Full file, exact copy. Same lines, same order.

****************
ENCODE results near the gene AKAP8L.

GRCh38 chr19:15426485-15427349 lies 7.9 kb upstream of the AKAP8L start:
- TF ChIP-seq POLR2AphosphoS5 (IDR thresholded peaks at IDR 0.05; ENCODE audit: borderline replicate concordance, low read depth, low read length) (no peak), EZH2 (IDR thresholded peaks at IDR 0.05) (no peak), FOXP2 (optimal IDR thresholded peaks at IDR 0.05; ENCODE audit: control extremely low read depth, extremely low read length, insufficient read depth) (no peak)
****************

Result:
ENCODE results near the gene AKAP8L.

GRCh38 chr19:15426485-15427349 lies 7.9 kb upstream of the AKAP8L start:
- TF ChIP-seq POLR2AphosphoS5 (IDR thresholded peaks at IDR 0.05; ENCODE audit: borderline replicate concordance, low read depth, low read length) (no peak), EZH2 (IDR thresholded peaks at IDR 0.05) (no peak), FOXP2 (optimal IDR thresholded peaks at IDR 0.05; ENCODE audit: control extremely low read depth, extremely low read length, insufficient read depth) (no peak)